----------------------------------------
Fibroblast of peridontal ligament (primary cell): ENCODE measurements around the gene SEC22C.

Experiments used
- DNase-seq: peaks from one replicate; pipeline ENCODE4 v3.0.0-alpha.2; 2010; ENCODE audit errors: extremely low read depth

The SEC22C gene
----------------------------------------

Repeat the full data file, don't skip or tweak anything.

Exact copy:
Fibroblast of peridontal ligament (primary cell): ENCODE measurements around the gene SEC22C.

Experiments used
- DNase-seq: peaks from one replicate; pipeline ENCODE4 v3.0.0-alpha.2; 2010; ENCODE audit errors: extremely low read depth

The SEC22C gene